Animal Spirit Discovery Cards
You can purchase Animal Spirit Discovery Cards (ASDC) in the HS Shop (shipping available in the U.S. and Canada). You can watch a YouTube video where I explain why and how I developed the Cards or one where HS collaborator Christine Lebert and I demonstrate ways to use them.
You can also try ASDC Online, a simple, fun, and free game that answers your existential question with an Animal Spirit Discovery Card.
A couple of years ago, my sister gave me The Wild Unknown Animal Spirit Deck and Guidebook by Kim Krans and I loved it. The premise (as I understand it) behind an animal spirit card deck is that the kind of animal I am embodying on any given day (or moment) depends on a custom, ever-changing blend of how my person (thoughts, emotions, and physical being) interacts with my environment. One day, I could be like a frog – bouncy yet grounded. Another day, I could be more like a zebra – outgoing and looking fresh. Another day, I am like the earth element – grounded, organized, on a schedule. The next day, I could be more like water – emotional and creative. An animal spirit card deck is a playful way to invite more mindfulness around that interaction.
One day, my son (then 6) saw me playing with Krans’ cards and asked if he could play, so we went through the ritual of shuffling, cutting, and picking a card, and then I quickly read through the animal’s description and translated it into terms I thought he could understand. He was absolutely enchanted, delighted and amazed. I started thinking about how much fun it would be to have an animal spirit deck for kids (and adults) who still believe in magic.
I first created illustrations for all of the cards in watercolor and ink, drawing inspiration from the delightful “chibi” or “kawaii” art style that my kids love. I used Krans’ card descriptions for reference and guidance, using language that I thought would be accessible to kids about 6+.
In the deck, there are 20 animal cards divided into earth, air, fire, and water elements; 4 element cards; and 4 spirit cards for a total of 28 cards. The animal and element cards each have a description of the animal or element, how it is when they are “balanced” and “unbalanced”, and a suggested activity to bring things back into balance.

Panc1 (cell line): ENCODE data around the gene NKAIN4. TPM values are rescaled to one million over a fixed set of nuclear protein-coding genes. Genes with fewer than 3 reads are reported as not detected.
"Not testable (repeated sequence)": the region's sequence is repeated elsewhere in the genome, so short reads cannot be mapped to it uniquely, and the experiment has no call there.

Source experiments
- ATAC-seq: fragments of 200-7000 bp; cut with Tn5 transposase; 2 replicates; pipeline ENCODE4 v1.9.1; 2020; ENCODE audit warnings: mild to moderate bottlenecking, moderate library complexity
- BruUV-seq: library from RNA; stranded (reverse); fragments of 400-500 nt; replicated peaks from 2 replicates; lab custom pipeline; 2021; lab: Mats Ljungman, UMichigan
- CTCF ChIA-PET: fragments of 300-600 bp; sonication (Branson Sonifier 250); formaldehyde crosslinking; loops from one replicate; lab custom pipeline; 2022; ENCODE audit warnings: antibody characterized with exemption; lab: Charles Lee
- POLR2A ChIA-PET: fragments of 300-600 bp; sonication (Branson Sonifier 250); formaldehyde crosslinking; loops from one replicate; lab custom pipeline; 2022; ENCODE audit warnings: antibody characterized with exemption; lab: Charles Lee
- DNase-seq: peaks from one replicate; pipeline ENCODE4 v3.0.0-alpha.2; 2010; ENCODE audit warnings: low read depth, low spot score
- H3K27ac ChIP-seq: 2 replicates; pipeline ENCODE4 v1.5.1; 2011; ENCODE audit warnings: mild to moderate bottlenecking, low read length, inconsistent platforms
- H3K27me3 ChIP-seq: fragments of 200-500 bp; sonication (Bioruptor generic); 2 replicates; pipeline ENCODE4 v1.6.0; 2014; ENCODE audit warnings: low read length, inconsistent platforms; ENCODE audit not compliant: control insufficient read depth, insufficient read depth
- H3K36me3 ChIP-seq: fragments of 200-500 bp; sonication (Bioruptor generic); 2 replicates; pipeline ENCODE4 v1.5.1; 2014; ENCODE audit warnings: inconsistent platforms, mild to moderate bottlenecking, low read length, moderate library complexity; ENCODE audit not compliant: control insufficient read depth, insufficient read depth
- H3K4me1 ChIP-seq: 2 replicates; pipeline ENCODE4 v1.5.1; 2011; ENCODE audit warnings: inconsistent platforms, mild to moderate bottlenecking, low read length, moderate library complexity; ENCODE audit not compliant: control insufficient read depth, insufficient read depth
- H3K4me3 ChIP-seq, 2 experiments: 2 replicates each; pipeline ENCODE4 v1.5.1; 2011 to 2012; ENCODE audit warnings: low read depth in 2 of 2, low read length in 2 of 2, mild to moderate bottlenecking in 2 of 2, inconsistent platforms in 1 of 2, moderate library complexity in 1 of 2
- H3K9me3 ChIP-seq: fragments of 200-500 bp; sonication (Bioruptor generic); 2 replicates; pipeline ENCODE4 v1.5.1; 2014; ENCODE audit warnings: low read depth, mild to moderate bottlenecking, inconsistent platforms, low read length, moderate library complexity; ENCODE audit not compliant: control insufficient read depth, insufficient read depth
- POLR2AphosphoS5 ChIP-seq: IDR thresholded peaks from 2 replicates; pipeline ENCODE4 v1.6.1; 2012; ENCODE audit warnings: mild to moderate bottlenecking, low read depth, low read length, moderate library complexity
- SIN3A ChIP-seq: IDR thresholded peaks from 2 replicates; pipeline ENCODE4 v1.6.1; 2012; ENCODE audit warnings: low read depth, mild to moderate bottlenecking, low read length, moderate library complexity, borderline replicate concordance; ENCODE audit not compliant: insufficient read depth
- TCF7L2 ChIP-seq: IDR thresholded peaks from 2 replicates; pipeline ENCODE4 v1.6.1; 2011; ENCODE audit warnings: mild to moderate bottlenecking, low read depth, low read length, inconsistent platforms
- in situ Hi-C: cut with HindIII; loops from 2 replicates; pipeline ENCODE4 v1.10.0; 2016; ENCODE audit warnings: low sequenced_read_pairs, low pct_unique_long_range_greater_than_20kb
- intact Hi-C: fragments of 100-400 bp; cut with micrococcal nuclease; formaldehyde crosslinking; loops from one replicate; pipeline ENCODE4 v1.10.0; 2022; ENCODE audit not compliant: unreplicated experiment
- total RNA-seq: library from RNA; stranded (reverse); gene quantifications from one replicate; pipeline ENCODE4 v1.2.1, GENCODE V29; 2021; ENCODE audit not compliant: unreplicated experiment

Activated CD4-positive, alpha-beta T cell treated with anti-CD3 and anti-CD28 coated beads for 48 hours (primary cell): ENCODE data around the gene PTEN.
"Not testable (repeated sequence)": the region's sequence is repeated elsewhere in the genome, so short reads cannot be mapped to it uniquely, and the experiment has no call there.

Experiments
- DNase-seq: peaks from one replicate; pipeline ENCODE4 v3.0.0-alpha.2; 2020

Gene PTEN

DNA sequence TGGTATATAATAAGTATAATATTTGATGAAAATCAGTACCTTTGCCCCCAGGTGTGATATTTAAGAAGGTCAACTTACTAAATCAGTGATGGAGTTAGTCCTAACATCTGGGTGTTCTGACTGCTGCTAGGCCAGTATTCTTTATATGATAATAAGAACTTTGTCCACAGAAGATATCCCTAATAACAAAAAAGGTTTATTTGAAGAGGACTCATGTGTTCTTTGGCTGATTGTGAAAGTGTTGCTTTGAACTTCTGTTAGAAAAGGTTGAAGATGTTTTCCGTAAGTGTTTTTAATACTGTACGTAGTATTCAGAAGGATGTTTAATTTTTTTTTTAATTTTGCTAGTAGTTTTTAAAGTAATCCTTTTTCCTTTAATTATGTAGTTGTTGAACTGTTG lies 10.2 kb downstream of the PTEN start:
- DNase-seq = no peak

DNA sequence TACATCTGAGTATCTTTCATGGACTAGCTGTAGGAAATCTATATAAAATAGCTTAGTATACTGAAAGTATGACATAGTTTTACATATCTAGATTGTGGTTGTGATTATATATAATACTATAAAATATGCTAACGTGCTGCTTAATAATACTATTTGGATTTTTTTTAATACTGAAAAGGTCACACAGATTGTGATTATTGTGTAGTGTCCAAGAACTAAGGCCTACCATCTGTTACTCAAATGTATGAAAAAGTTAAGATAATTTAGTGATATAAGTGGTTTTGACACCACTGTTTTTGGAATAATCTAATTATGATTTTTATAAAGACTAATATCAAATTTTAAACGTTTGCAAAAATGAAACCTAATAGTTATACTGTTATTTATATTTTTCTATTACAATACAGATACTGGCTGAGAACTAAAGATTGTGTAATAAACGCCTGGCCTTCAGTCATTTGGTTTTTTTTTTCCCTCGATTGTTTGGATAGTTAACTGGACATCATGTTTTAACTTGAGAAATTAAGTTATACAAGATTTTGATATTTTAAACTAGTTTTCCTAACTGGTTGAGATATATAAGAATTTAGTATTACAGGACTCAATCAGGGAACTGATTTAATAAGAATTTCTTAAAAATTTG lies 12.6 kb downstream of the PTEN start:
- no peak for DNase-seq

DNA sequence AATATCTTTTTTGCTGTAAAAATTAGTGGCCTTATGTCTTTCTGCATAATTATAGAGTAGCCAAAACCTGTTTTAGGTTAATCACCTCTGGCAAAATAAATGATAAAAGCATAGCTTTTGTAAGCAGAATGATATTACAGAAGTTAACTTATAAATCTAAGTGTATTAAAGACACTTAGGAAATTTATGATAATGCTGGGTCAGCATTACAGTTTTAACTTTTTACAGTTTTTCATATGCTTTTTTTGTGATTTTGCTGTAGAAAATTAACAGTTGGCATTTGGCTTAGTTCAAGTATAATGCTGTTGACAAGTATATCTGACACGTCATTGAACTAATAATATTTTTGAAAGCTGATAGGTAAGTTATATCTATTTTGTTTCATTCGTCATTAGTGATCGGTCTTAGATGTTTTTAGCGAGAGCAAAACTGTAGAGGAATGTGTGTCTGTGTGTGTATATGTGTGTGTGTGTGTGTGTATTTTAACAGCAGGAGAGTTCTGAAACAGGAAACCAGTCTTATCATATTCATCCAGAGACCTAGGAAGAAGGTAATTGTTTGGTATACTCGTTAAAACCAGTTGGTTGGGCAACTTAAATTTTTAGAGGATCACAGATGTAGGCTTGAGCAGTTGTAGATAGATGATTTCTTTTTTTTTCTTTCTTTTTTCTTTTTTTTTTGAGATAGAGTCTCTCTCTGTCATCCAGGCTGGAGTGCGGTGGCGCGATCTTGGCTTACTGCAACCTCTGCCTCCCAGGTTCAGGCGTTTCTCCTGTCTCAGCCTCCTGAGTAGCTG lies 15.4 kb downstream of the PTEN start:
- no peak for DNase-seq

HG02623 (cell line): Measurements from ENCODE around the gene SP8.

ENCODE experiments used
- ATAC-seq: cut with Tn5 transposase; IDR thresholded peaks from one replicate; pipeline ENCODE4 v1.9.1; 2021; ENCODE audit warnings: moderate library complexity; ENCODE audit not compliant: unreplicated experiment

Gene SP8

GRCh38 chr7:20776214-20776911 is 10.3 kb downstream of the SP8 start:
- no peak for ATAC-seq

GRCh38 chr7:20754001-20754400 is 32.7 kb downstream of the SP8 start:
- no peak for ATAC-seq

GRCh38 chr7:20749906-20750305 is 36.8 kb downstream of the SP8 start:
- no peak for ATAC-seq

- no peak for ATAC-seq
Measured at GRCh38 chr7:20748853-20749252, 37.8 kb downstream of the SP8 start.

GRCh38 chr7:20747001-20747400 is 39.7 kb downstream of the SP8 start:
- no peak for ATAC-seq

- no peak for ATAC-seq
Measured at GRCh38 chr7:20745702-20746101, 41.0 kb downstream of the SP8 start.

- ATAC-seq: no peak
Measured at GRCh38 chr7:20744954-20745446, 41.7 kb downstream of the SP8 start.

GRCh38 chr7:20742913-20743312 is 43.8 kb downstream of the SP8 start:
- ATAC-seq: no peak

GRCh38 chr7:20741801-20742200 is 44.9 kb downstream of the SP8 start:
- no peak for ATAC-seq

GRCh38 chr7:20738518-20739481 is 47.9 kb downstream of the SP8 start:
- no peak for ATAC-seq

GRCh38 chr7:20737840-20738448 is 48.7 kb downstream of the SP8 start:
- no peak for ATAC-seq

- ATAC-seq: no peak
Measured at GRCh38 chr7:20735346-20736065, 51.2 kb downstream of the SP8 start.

I am delighted to share that, though doubtful at first, my son has certified that these cards have just as must magic in them as Krans’ cards. 🙂
There are 28 cards in the deck, including:
- 4 element cards
- 20 animal cards
- 4 spirit cards
The ancient Greeks believed that everything was made of a combination of four elements: earth, air, fire, and water. They also believed that an individual’s personality and behavior were determined by how much of each element they had in their body at a time. When the elements were in balance, that meant the person was healthy, both physically and mentally. When I have a lot of fire in me, I tend to be assertive, energetic, and powerful. A lot of air means I am quick, flexible, and visionary. A lot of earth means that I tend to be organized, responsible, and dependable. And when I have lots of water I am emotional, creative, and deep.
The element cards have four pieces of information on them. The words right under the name of the element describe general characteristics of a person who has a lot of that element (I believe I have a lot of water in me). The words next to “Balanced” describe how I am when I have all my needs met and am happy: deep, joyful, and artistic. The words next to “Unbalanced” describe how I can be when I don’t have my needs met and am unhappy: sad, with no boundaries. The suggestion next to “To Balance” (breathwork) is a good way to get myself back to serenity.
Each animal card has the same pieces of information that the element card has, plus a picture of the element associated with that animal at the very bottom. In addition to exploring the information on your animal card, you can then pull the corresponding element card to go deeper.
Spirit cards are special cards. They tap into forces that are not of this world, and they have no down side – they are never “unbalanced”, and all about mindful growth. There are four spirit cards: dragon, fairy, mermaid, and unicorn. On each of these cards, there will be an action, characteristics, and a quest around one of four HS Mindfulness concepts: awareness, acceptance, compassion or balance.
There is no “right” way to use these cards – I encourage you to use them in whatever way is the most fun and informative for you. You can toss them in the air and choose the card that lands closest to you; you could put them in alphabetical order, call your friend and ask them to pick a number between 1 and 28 and choose the corresponding card; you could listen throughout your day to see if you get any “messages” about what card to pick. I may pull them out as a fun, non-competitive way to engage with my family, and they are very useful when I or one of my loved ones is really upset and needs a little validation from the universe.